One Scripture verse stuck in my mind: "When you pass through deep waters, I will be with you; your troubles will not overwhelm you. When you pass through fire, you will not be burned; the hard trials that come will not hurt you" (Isaiah 43:2, TEV). I was going to have to believe in that to pull my marriage back together. While I knew it wouldn't be easy, I knew it was possible. I still wasn't sure I wanted my marriage back together—even though later that week during another argument, Michael finally did admit to soliciting a prostitute. He asked again for forgiveness and seem to be sincere about his remorse. So after a lot more prayer and tears, I chose to stay and forgive him.

As the weeks turned into months, I still struggled continually and could barely handle everyday routines as I slipped into a deep depression. Just getting out of bed or brushing my teeth was a task. I cried at a moment's notice for no reason and emotionally began to lose it. Michael grew tired of my insecurity and constant rehashing of what he'd done and was irritated that I couldn't put this situation behind me. That was part of my problem: While I said I accepted and forgave my husband's offense, I couldn't get past it. I brought it up in numerous conversations until it was becoming an exhausted subject. I tried to reach out and talk to other people, but no one had ever been through this type of betrayal and was uncomfortable discussing it.

One day about four months later, when I brought up the subject again, Michael finally reached his breaking point. He said he loved me and he was truly sorry for what he'd done, but he couldn't live married to me any longer if I couldn't forgive and let go of what happened. I realized I was now the one destroying our marriage.

He suggested we meet with our pastor, which we did. After listening to our situation, he referred us to a Christian counselor. At first, Michael went with me, but as time passed, he stopped going, which made me upset. I didn't do anything wrong, yet I was the one who had the "problem." I was the one who needed professional help. The counselor I met with told me either to really forgive my husband or end our life together. That wasn't what I wanted to hear. I knew I'd made a commitment to my marriage, but I also knew Michael's action was a permanent part of our life. Forgiveness might have been a possibility, but would I ever forget? I didn't think so. I was faced with a choice: I could decide to make things better, or I could keep trying to redo the past, to somehow make Michael's action disappear from our history—something I knew I couldn't do.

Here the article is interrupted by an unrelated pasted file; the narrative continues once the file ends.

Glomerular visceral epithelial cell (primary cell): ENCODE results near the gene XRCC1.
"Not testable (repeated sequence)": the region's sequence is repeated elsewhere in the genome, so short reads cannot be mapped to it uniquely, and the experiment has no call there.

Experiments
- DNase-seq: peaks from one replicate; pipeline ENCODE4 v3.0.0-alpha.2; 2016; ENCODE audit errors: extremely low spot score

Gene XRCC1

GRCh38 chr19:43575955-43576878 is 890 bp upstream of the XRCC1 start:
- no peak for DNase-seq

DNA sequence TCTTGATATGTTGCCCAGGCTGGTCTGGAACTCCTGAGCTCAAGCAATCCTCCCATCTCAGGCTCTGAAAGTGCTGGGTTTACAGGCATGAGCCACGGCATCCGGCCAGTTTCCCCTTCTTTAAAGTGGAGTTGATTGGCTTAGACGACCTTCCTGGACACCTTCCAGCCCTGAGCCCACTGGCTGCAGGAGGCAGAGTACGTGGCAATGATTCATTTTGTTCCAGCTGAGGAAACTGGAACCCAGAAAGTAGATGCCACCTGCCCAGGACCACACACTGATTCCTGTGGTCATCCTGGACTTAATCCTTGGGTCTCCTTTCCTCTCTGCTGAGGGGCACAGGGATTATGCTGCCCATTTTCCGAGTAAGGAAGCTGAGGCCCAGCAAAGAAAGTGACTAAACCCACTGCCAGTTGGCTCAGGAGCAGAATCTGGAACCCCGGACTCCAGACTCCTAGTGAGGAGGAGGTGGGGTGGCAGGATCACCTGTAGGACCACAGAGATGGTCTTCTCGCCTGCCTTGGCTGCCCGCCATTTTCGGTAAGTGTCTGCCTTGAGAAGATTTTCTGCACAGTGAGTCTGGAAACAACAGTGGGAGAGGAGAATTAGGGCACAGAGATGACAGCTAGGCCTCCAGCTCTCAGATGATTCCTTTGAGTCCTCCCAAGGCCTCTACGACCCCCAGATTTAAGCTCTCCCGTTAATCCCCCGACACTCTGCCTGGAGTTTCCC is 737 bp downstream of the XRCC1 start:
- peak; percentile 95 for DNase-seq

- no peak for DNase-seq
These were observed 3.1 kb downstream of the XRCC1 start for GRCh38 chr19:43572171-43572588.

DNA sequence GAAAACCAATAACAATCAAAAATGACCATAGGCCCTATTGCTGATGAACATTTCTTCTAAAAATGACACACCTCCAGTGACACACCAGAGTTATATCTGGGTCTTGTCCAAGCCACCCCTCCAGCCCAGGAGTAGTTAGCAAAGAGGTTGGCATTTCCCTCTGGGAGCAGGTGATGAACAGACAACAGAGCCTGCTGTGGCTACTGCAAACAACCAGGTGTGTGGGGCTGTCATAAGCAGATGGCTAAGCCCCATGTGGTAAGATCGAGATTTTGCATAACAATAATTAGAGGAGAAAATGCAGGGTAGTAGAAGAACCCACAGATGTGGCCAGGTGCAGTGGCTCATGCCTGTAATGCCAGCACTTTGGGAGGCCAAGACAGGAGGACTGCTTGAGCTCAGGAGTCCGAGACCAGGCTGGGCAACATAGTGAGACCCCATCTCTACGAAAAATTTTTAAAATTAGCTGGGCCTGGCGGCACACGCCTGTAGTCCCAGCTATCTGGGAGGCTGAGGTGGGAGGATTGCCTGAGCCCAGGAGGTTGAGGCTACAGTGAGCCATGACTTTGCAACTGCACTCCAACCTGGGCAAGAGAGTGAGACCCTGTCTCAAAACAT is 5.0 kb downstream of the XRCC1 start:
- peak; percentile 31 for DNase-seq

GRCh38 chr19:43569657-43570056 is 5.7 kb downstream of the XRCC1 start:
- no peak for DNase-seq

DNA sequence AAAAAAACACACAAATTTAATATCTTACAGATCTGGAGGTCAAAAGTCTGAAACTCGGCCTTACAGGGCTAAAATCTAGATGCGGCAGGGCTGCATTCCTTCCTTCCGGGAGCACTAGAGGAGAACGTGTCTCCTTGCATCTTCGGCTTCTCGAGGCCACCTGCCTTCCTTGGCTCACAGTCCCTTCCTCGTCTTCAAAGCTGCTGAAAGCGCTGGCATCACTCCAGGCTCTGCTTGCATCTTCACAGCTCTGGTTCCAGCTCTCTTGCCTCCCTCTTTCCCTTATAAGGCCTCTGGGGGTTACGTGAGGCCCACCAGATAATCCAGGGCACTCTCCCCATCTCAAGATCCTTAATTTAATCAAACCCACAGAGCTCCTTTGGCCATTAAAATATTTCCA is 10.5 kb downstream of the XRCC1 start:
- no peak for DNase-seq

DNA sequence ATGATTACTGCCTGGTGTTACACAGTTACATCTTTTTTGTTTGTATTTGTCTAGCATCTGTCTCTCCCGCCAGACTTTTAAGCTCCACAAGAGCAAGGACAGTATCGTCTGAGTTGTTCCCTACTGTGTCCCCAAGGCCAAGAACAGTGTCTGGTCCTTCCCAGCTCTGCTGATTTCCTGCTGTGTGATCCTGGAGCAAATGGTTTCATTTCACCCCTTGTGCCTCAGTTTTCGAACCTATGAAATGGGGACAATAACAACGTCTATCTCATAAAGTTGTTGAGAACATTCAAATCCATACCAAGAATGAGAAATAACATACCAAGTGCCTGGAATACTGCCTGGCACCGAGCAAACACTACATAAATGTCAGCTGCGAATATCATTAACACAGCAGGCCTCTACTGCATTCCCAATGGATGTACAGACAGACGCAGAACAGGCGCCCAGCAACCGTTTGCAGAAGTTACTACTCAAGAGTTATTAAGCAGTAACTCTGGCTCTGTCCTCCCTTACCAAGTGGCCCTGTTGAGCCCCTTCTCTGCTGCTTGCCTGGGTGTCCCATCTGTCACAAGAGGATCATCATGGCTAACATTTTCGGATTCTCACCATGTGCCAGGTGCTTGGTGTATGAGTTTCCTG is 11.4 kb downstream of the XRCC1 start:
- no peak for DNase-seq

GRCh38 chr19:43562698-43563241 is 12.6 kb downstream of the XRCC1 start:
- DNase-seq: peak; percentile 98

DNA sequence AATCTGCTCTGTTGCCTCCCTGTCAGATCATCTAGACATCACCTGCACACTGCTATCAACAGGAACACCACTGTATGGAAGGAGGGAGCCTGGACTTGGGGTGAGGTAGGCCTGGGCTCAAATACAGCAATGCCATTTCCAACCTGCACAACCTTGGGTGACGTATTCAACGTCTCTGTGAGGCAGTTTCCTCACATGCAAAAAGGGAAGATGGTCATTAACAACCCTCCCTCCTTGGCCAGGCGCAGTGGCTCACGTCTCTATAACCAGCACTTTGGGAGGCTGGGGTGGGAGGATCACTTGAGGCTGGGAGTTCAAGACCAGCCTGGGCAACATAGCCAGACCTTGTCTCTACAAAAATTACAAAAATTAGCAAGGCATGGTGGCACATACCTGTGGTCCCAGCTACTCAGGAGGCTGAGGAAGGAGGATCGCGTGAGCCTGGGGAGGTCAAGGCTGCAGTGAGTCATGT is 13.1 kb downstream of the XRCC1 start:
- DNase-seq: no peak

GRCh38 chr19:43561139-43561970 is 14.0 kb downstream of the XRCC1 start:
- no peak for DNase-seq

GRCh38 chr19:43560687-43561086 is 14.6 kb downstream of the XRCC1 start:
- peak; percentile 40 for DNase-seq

Although Michael admitted going to counseling was embarrassing for him, he insisted we attend church more regularly than we had been. Since prostitution and unfaithfulness aren't popular sermon subjects, I think couples have a more difficult time overcoming them in church. While the congregation wasn't aware of our battle, just being there among them was a powerful support. Michael would hold my hand tightly as we listened to our pastor's sermons. Michael even suggested we pray together, which we did. He reassured me repeatedly that he wanted his marriage and family back.

As we prayed together more consistently, I began to see God work in our marriage. Michael became more patient and tried to understand what I must be feeling. And I discovered I was truly able to forgive him—even though the forgetting has been harder.

It's been three years since that terrible night. Even the date of that fateful night has become symbolic of this turning point in my life. I still carry the memory of our nightmare. It took a long time to get over seeing a prostitute on the corner without having knots build instantly in my stomach. But God's helped me deal with my anger, and time has eased my ill feelings.

Michael and I are still in the process of rebuilding trust in our marriage. He's made a great effort to help do that. He continues to go to church with me. He supports my continued therapy. He gave me total control of our finances, so I can keep track of every penny spent. He calls me more frequently from work, just to reassure me he's still there. And he offers hugs when he senses I need them most. He still keeps at the climb to restore our marriage and our faith we have in each other.

Through all of this, I've become stronger. My marriage did survive and my family became closer as we sought God for strength and wisdom to deal with life daily. The struggle to overcome my hardship didn't succeed in breaking my spirit. Instead of allowing this challenge to destroy who I am, or to destroy my marriage, good things actually emerged from my determination to forgive the unforgivable.

Amber Arlene is a pseudonym.


Read more articles that highlight writing by Christian women at ChristianityToday.com/Women